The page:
Attempted Business Venture Goes Flat Thanks To SEC Intervention

Posted on June 15, 2011

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Earlier this year, founders of BuyABeerCompany.com received a cease and desist order from the U.S. Securities and Exchange Commission (SEC) to immediately end their unique business venture.

Powered by social networking sites such as Facebook and Twitter, in addition to their own personal website, BuyABeer.com recruited investors to raise $300 million by numerous pledge donations that would result in the purchase of Pabst Blue Ribbon brewing company. According to the SEC, The donations would entitle each “investor” to a certificate of ownership as well as an equivalent beer supply — if the plan had worked.

The business partners raised approximately $200 million in pledged donations, however, none of the promised monies were ever received.

According to the SEC, the business was in violation of Section 5(c) of the Securities Act of 1933. The owners of BuyABeer.com never registered their company so prospective investors were never informed of the financial conditions of and given proper background information on the enterprise.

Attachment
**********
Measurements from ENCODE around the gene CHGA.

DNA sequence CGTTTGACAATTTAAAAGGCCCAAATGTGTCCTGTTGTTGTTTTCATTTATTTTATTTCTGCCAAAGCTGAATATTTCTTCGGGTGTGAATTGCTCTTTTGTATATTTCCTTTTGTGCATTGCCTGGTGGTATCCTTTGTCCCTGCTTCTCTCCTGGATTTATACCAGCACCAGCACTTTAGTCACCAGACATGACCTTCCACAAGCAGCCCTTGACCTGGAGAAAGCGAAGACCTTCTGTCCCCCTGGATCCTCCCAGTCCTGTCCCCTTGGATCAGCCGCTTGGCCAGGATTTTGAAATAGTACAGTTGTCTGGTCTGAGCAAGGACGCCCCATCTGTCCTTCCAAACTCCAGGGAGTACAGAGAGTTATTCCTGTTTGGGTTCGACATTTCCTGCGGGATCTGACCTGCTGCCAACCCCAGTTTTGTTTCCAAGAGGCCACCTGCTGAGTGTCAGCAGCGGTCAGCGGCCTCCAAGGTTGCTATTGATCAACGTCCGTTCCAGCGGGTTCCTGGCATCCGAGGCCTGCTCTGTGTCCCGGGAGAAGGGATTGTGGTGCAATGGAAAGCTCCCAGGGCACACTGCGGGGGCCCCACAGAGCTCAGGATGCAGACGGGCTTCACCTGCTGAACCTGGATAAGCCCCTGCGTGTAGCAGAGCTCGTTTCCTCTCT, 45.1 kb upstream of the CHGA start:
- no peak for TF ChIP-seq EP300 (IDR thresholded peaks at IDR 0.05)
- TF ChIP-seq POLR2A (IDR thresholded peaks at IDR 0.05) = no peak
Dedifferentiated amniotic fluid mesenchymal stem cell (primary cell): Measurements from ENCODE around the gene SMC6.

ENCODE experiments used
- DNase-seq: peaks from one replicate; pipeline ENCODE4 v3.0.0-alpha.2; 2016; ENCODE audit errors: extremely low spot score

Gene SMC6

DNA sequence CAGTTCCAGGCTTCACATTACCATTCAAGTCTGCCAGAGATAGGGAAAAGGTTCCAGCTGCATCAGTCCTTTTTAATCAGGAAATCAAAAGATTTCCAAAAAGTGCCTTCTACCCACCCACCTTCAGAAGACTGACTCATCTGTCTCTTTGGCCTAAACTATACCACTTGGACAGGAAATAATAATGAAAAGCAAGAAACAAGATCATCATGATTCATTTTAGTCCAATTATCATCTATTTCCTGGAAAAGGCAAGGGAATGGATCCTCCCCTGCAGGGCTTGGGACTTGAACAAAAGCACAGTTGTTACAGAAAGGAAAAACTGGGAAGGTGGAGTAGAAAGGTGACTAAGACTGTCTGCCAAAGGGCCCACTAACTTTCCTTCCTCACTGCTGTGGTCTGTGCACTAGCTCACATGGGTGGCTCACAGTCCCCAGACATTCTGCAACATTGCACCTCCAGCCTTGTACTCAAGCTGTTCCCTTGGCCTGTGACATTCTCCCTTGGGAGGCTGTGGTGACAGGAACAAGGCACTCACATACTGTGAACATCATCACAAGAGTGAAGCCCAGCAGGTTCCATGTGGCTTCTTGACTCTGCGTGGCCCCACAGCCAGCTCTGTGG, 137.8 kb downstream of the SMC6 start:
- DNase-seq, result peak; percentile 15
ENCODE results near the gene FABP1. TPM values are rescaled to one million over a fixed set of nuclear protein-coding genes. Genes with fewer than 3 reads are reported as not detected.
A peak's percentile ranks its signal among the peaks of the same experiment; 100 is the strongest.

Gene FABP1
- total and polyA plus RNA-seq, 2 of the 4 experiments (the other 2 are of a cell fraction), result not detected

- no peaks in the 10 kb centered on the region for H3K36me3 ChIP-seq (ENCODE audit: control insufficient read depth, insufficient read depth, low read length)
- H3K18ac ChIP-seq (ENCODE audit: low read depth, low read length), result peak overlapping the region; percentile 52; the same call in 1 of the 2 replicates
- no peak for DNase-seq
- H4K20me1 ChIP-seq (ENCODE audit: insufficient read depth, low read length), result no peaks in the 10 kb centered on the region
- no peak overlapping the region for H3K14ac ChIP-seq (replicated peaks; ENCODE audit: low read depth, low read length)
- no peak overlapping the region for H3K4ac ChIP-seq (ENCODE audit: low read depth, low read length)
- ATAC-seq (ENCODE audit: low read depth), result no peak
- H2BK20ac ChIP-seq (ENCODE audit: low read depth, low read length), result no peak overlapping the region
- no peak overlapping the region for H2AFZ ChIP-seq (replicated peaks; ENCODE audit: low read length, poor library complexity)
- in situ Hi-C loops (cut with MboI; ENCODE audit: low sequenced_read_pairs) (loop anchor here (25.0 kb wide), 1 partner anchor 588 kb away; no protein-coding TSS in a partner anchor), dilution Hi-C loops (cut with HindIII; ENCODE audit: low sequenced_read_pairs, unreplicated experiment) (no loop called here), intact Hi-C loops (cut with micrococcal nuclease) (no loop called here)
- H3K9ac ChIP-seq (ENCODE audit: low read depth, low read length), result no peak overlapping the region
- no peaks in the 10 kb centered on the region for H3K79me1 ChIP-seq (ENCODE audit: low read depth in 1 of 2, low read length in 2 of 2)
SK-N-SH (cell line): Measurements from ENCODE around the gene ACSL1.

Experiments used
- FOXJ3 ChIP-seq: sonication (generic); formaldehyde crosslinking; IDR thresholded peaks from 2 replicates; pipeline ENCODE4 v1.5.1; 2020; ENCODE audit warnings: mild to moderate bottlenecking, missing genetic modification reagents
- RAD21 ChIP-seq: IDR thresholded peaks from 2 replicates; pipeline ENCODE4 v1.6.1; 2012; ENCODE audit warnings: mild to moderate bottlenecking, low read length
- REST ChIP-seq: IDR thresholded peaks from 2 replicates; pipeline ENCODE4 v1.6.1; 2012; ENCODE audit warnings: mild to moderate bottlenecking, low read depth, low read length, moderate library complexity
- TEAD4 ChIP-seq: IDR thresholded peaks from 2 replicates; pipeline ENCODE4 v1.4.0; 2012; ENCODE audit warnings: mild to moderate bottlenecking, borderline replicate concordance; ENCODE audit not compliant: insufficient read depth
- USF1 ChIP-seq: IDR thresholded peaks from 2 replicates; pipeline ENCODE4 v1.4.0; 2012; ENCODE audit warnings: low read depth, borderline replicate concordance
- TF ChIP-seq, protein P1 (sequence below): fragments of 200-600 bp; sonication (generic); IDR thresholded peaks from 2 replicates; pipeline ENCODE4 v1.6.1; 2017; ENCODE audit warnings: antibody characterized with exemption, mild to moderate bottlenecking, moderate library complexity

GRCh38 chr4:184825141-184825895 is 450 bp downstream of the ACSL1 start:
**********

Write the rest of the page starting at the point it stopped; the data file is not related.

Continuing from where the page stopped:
This is the first significant occasion wherein the SEC has approached the issue of “crowdsourcing,” a term used to define situations where businesses and entrepreneurs utilize the public as a means to generate revenue. Crowdsourcing has become a popular fundraising method; gathering the masses to fund a good idea.  Indeed, I think the regulators should provide rules whereby entrepreneurs can access capital in this manner without having to comply with the onerous regulations of being a public company.

However, currently, it can easily run afoul of numerous state and federal securities laws. While the premise of BuyaBeer.com might seem to be just an amusing anecdote, the takeaway for a legitimate business owner is that it is difficult to mesh this mechanism with the securities raising prohibition against public offerings, as a company is either public and subject to regulation, or private. Entrepreneurs must be mindful to not engage in public offerings without consulting an attorney specializing in securities law.

Mike Goodrich
Goodrich Firm, LLC

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